International Congress of Entomology 2024


Climate change is causing northward expansions of many species, changing species interactions and rewiring food webs. However, aquatic and terrestrial environments are affected differently by changes in temperature and precipitation. Therefore, coupled ecosystems at the intersections between aquatic and terrestrial ecosystems are particularly complex to understand from a climate change perspective. This is especially relevant for insect communities, since many species have aquatic life stages. Distance to water bodies can therefore be expected to affect how insect community composition and species abundance respond to changes in climate, and in turn species interactions and predator prey dynamics. For many terrestrial insectivorous predators, insects with aquatic life stages are unavailable until they emerge from the water. Mismatches between predator occurrence and prey availability may hence become more common with climate driven changes in phenology if aquatic and terrestrial habitats are affected at different rate. However, the implications of changes in aquatic insect abundance are complex, and transitions may not be linear. While more productive systems may fluctuate more with a climate change, increasing temperatures and productivity could push species-poor high-elevation ecosystems, characterised by large temporal variability in aquatic insects, into a more stable state and so result in reduced mismatches. The relative importance of aquatic insects is particularly pronounced in areas with a low terrestrial productivity, such as arctic and alpine tundra-like ecosystems. The same areas experience some of the strongest effects of climate change. Our study investigates how insect communities change with distance to water bodies along an elevation gradient in the Swedish mountains. We sampled flying insect communities in connection to lakes in 3 types of ecosystems with contrasting vegetation, ranging from low altitude coniferous forest to intermediate mountain birch forests and high elevation mountain tundra. We used a paired Malaise trap sampling setup, with one trap placed immediately next to the water, and one placed 80 m perpendicularly from the shore. We test the hypotheses that a) species diversity increases with proximity to waterbodies, and b) the contrast between lake and dry areas increases with elevation. We analyse the underlying community composition processes and discuss the possible implications for predator prey interactions, aiming to assess the impact of climate change on insect communities in aquatic-terrestrial habitats.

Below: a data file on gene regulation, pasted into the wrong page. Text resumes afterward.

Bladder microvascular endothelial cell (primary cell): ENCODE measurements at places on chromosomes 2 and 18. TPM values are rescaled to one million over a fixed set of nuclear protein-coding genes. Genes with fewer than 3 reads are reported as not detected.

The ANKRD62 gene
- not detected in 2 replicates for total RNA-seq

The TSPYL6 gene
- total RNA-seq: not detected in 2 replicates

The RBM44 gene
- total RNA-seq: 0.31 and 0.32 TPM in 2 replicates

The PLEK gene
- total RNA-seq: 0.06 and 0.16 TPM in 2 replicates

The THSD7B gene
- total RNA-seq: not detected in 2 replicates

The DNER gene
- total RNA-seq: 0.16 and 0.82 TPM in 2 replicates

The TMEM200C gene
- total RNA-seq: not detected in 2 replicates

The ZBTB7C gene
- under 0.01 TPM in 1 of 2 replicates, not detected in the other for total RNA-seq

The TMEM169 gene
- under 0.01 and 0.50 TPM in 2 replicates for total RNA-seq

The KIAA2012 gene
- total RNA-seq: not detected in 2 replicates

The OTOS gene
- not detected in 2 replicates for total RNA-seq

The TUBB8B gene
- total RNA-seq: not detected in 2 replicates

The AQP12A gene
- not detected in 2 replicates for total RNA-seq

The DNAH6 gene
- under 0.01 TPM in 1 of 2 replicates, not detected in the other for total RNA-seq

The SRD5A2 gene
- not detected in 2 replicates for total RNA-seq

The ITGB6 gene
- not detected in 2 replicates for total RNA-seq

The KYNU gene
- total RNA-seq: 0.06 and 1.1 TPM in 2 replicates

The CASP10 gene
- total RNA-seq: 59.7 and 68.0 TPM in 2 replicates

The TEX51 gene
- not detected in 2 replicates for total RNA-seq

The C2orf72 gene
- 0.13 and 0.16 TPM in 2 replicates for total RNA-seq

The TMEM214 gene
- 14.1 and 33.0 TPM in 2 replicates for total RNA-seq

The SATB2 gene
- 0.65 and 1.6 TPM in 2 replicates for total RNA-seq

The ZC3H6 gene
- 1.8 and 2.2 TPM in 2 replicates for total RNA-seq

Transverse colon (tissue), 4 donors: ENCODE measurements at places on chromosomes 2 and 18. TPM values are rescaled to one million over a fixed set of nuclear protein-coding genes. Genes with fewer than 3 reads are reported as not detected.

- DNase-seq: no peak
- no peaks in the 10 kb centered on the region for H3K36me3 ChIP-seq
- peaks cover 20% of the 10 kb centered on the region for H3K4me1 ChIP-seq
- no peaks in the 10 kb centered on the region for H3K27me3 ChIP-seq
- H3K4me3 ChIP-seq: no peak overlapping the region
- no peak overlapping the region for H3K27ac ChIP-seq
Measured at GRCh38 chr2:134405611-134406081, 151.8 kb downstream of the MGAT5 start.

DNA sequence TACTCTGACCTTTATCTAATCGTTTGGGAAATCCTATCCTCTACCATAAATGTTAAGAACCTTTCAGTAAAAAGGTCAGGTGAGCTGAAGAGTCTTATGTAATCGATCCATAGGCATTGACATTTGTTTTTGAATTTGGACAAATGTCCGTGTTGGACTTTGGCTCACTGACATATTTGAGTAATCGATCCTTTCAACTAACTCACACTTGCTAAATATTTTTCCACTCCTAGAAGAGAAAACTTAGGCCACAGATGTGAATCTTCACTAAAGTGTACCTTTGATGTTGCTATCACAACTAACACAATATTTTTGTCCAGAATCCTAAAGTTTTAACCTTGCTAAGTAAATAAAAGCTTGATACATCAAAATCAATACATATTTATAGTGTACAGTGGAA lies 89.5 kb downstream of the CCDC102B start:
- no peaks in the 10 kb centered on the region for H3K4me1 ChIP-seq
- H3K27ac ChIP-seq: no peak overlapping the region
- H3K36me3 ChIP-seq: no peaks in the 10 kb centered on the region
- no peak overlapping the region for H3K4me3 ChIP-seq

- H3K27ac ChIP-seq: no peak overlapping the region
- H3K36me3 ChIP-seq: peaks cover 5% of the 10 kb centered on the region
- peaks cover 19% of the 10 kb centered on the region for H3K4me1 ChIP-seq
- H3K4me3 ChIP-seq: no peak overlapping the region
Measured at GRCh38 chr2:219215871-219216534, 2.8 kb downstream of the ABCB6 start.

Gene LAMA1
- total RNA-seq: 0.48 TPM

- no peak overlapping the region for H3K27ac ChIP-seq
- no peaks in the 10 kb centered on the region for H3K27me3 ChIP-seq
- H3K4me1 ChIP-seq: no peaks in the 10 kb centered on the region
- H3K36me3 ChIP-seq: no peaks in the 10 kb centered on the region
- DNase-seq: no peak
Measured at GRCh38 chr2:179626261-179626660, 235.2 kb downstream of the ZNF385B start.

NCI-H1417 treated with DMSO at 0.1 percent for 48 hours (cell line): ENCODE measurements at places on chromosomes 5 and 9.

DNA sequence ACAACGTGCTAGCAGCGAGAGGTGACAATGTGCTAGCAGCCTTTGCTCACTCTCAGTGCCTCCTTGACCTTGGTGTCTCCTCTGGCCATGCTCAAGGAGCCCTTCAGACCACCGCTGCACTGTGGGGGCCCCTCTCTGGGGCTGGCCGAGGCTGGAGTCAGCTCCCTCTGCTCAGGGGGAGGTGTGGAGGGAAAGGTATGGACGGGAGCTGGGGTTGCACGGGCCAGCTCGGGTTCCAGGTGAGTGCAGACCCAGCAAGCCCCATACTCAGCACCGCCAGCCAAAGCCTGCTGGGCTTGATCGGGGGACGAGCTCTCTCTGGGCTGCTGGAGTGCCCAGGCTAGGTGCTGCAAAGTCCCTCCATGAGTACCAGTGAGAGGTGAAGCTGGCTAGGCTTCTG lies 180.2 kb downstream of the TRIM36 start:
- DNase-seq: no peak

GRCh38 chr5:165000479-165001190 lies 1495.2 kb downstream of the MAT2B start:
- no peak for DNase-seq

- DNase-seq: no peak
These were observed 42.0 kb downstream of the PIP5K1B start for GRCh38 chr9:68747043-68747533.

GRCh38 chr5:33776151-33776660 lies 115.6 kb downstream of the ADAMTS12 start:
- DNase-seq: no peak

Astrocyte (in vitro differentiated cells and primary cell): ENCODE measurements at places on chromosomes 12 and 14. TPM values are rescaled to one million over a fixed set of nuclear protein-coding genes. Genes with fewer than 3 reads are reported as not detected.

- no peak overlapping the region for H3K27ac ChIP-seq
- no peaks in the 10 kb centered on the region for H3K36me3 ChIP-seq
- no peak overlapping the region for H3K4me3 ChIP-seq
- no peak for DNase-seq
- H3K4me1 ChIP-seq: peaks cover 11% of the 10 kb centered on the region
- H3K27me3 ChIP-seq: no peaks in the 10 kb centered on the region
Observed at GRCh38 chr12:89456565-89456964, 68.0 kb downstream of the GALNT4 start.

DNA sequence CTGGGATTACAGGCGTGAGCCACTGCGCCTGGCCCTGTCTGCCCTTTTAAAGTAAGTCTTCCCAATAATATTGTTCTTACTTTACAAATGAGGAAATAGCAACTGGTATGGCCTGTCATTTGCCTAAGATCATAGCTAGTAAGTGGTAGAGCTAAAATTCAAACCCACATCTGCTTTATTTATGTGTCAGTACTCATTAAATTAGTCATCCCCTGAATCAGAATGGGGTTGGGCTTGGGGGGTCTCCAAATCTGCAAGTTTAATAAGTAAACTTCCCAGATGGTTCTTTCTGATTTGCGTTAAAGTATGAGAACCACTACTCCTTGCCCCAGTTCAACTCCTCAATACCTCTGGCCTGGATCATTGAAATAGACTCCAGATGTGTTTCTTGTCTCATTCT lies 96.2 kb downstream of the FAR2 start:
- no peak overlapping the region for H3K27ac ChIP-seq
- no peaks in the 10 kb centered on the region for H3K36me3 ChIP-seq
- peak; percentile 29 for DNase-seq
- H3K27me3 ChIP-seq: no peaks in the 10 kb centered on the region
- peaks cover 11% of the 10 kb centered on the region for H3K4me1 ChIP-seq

Kyoto International Conference Center, Kyoto, Japan